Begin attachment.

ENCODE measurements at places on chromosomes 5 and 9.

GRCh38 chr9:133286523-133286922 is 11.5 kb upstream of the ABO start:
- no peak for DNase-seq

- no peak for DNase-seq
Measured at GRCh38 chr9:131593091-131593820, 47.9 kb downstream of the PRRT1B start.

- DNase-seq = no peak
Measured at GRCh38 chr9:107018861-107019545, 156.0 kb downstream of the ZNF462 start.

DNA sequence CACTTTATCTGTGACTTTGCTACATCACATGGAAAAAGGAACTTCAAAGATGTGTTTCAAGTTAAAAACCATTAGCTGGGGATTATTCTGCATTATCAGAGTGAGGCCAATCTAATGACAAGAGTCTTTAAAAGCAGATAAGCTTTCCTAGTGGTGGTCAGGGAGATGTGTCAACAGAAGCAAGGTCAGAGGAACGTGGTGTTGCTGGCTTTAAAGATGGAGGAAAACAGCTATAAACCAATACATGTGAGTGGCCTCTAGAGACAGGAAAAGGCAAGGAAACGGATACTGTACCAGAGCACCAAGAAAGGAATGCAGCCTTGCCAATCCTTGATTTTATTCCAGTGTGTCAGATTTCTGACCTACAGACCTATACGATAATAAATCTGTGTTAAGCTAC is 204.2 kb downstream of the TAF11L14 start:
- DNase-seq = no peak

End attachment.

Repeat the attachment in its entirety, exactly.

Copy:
ENCODE measurements at places on chromosomes 5 and 9.

GRCh38 chr9:133286523-133286922 is 11.5 kb upstream of the ABO start:
- no peak for DNase-seq

- no peak for DNase-seq
Measured at GRCh38 chr9:131593091-131593820, 47.9 kb downstream of the PRRT1B start.

- DNase-seq = no peak
Measured at GRCh38 chr9:107018861-107019545, 156.0 kb downstream of the ZNF462 start.

DNA sequence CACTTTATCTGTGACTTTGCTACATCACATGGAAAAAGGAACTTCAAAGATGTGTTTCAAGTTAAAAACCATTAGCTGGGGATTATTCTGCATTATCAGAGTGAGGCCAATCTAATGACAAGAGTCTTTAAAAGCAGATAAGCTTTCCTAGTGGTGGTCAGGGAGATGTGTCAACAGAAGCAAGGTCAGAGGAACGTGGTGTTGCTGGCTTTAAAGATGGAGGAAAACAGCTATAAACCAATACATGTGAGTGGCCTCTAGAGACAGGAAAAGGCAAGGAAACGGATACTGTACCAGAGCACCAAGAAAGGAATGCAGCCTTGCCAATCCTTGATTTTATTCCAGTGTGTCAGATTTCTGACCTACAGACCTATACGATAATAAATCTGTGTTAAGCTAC is 204.2 kb downstream of the TAF11L14 start:
- DNase-seq = no peak